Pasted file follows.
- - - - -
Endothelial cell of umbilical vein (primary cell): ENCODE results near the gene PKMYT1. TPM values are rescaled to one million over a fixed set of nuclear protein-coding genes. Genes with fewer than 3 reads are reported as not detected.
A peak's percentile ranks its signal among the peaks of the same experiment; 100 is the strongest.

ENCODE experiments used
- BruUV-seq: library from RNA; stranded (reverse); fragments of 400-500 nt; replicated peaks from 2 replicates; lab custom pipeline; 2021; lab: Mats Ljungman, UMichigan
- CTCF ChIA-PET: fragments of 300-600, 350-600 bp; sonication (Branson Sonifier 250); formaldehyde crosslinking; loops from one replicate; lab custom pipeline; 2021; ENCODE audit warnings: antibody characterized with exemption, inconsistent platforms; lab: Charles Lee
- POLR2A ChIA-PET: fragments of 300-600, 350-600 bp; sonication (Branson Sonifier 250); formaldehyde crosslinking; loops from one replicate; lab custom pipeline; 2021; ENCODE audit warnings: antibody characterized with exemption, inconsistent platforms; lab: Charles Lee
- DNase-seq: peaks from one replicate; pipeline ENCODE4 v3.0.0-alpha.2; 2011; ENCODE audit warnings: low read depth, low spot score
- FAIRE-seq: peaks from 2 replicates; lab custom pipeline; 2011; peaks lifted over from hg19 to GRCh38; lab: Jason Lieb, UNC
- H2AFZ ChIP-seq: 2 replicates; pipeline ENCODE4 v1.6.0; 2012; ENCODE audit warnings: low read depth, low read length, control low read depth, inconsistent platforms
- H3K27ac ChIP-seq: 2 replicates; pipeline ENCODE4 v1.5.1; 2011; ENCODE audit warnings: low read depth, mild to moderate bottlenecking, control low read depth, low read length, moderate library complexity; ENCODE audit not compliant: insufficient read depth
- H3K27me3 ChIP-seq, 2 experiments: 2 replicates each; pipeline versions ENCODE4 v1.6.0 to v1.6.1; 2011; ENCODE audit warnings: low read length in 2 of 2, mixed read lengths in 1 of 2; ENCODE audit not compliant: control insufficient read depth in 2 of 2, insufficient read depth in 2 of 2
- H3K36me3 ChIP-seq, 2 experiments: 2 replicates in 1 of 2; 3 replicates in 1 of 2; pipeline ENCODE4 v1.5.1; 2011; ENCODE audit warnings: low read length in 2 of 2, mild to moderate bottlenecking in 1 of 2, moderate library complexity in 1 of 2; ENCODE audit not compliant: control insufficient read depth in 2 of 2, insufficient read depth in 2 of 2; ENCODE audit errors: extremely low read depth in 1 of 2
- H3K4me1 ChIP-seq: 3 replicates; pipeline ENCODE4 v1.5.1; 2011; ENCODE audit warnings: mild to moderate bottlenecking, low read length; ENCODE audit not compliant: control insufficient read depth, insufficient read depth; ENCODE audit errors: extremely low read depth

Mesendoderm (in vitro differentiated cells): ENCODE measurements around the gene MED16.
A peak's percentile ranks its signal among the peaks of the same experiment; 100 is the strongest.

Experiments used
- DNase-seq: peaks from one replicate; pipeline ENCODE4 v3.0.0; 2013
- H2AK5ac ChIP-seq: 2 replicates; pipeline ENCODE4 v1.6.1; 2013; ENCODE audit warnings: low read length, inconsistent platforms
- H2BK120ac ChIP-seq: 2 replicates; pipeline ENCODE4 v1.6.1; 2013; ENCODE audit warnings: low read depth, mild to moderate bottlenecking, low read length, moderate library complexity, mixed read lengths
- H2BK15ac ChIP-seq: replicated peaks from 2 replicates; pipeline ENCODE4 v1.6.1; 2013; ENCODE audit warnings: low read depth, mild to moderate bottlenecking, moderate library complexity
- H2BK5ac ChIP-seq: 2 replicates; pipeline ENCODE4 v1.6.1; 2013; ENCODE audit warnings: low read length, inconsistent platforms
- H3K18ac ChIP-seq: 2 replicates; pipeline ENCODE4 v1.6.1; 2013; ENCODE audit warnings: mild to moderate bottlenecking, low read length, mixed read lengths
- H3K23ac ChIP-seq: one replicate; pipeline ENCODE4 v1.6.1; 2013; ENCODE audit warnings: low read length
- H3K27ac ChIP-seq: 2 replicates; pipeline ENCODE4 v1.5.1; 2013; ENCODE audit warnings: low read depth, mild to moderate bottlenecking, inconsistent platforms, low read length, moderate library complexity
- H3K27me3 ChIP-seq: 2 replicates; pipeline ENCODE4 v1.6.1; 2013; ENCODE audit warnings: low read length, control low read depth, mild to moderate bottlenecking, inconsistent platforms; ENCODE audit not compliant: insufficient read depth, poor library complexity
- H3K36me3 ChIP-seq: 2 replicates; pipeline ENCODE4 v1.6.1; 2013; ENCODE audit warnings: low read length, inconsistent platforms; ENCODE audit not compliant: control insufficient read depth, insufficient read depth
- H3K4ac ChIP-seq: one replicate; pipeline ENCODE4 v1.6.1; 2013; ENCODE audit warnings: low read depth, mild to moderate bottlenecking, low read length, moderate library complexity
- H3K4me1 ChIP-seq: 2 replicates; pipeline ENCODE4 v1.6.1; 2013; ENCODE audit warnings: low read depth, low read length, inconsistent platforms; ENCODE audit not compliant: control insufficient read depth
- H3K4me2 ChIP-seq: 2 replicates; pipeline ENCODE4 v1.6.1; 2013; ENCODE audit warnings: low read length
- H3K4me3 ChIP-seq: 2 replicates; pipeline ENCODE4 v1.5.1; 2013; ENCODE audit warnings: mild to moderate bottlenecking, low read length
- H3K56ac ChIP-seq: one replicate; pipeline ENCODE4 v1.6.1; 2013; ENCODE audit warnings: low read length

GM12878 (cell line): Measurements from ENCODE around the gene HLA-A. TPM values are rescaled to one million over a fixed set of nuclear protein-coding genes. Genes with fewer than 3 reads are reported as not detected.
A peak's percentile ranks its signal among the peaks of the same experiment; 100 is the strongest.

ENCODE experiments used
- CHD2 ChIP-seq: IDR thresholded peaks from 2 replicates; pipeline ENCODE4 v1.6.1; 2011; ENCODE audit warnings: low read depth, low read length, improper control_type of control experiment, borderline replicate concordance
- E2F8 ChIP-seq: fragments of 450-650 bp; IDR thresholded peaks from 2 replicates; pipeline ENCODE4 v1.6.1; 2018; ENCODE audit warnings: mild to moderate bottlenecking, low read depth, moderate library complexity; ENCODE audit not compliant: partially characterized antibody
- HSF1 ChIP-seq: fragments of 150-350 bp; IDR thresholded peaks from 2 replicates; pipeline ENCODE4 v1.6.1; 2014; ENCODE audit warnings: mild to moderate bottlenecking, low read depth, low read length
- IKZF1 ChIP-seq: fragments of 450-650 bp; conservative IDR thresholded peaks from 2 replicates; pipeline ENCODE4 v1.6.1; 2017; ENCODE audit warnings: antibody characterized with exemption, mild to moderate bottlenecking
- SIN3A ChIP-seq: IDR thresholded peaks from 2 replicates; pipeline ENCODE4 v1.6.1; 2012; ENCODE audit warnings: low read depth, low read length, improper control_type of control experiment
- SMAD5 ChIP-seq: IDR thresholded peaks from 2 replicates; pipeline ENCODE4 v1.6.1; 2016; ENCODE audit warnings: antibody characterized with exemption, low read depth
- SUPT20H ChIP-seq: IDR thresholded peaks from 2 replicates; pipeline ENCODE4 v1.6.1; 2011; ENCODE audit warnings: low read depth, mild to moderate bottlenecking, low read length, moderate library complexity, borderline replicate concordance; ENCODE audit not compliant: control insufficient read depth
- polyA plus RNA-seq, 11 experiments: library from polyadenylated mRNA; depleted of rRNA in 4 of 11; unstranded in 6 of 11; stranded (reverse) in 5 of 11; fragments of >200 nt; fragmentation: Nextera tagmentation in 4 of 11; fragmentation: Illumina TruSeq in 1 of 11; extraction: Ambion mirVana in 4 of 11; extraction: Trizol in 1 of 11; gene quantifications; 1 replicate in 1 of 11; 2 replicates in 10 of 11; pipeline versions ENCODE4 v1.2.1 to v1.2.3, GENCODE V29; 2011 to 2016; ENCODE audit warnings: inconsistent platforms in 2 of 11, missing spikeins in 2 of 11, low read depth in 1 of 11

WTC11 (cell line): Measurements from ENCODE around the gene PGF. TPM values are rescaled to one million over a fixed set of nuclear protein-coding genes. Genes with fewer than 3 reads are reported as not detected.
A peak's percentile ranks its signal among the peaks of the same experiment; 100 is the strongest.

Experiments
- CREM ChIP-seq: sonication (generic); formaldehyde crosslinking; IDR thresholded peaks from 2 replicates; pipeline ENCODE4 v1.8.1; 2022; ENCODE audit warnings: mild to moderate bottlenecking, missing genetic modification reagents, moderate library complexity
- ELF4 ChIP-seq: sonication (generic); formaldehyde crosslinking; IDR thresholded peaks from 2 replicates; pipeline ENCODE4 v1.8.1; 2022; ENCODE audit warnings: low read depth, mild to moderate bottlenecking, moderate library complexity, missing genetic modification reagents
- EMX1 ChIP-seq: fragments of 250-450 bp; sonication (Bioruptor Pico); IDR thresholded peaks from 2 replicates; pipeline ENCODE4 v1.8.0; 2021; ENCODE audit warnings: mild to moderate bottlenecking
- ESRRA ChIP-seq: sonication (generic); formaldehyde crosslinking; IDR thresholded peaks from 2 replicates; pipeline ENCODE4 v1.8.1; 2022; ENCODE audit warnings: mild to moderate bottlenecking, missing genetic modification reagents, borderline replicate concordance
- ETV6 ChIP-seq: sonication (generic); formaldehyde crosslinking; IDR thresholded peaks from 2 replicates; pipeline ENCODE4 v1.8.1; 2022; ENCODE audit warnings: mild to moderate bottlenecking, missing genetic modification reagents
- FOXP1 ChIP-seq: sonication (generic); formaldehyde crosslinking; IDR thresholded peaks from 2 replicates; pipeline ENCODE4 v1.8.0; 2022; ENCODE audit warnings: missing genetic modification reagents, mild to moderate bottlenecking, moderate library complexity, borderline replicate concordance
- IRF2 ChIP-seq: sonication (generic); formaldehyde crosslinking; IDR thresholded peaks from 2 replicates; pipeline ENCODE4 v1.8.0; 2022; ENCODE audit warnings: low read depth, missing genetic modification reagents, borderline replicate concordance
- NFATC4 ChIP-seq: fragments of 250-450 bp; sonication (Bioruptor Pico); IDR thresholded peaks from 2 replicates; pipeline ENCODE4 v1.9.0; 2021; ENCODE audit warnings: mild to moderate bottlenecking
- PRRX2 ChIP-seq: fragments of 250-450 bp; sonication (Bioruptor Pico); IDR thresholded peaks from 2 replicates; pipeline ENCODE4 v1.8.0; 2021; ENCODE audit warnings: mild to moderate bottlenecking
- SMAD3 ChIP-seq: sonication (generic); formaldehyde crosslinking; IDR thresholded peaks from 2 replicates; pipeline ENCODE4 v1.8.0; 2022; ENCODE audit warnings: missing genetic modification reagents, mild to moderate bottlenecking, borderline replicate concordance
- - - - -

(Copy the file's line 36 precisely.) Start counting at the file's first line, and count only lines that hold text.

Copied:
- E2F8 ChIP-seq: fragments of 450-650 bp; IDR thresholded peaks from 2 replicates; pipeline ENCODE4 v1.6.1; 2018; ENCODE audit warnings: mild to moderate bottlenecking, low read depth, moderate library complexity; ENCODE audit not compliant: partially characterized antibody